Conwy council: Monthly bin collections 'boost recycling'

  • Published
Media caption,
Monthly bin collections have split opinion in Conwy

A move to monthly bin collections has led to more recycled waste and less going to landfill, the first council in England and Wales to do so has claimed.

The council recycled 11% more and sent 12% less waste to landfill in the final three months of 2018 than the same period of 2017, figures show.

But resident Aloma Wheway said fly-tipping had increased since the change.

And Ms Wheway added the associated "disgusting stench" along with rat, seagull and fly infestations would get worse during the summer.

Domestic waste recycled jumped from 3,160 tonnes between October and December 2017, to 3,522 tonnes in the same period of 2018 - the three months following the introduction of monthly collections.

Conversely, general waste sent to landfill fell from 3,715 tonnes to 3,258 tonnes over the same period.

Conwy council paid tribute to "incredibly motivated" residents for recycling "more than ever before".

"The response from the community has been excellent," said councillor Donald Milne, the member with responsibility for environment.

Image source, Bill Darwin
Image caption,
Residents who were part of a pilot had claimed their bins were often overflowing

"Conwy residents have really got behind the scheme. It's good to know that each household's efforts have made a difference."

Mr Milne said the additional food waste, which goes through anaerobic digestion to produce energy and fertiliser, has generated enough energy to boil a kettle in every home in Conwy 10 times.

Families struggling

The council said residents have been recycling more to make sure there is enough space in their rubbish bins to hold a month's worth of general waste.

But Aloma Wheway, from Betws yn Rhos, said the policy has had the unintended consequence of increasing fly-tipping.

"We haven't got much of a choice but you see more waste - black bags full of things - dumped all over the place," she said.

"Some people find it okay but families are really struggling because they have more waste."

The mother-of-two, who said she embraces recycling, claimed many residents were burning their own waste to avoid the smell.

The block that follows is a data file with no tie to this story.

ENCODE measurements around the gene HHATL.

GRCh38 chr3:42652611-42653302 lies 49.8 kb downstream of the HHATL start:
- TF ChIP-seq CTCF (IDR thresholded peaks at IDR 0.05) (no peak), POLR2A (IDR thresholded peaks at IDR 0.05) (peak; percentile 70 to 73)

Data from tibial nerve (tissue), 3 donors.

Image source, Thinkstock
Image caption,
Monthly bin collections have led to an increase in fly-tipping, according to a Conwy resident

"We were part of the pilot so we have had monthly collections during the summer, and the stench is disgusting," Ms Wheway explained.

"You have all this stuff like dog poo and bathroom bin waste and you don't want that in your bin for a month."

Ms Wheway called for the return of fortnightly collections for family households, and for the recycling system to be simplified.

Responding to Ms Wheway's criticisms, Conwy council accepted fly-tipping had increased but denied it was due to monthly collections.

The council pointed to figures showing general waste accounted for 25% of the illegally dumped waste in November 2018 - up from 22% in 2017.

If residents' bins smell, it is because they are putting the wrong waste in them, a council spokeswoman added.

The Welsh Government said it was up to each local authority to decide how it would meet its target to recycle 70% of waste by 2024/25.

And the situation is unique to each local authority area, the Welsh Local Government Association added.

How can you reduce your waste?

Image source, Getty Images
  • The best tip to reduce waste is not to produce it in the first place. Plan what you buy and buy what you plan
  • Get to grips with what your local council recycles - not all recycle the same things
  • Is junk mail a problem for you? De-register yourself from online marketing lists. If you do get junk mail through the door remember to recycle it
  • Think before you throw away an unwanted electrical item. Ask if your friend or family if they want it, sell it or donate to charity
  • Buy a compost bin and make your own compost to enrich your garden and reduce the amount of garden and kitchen waste your throw away
  • Source: Recycle for Wales

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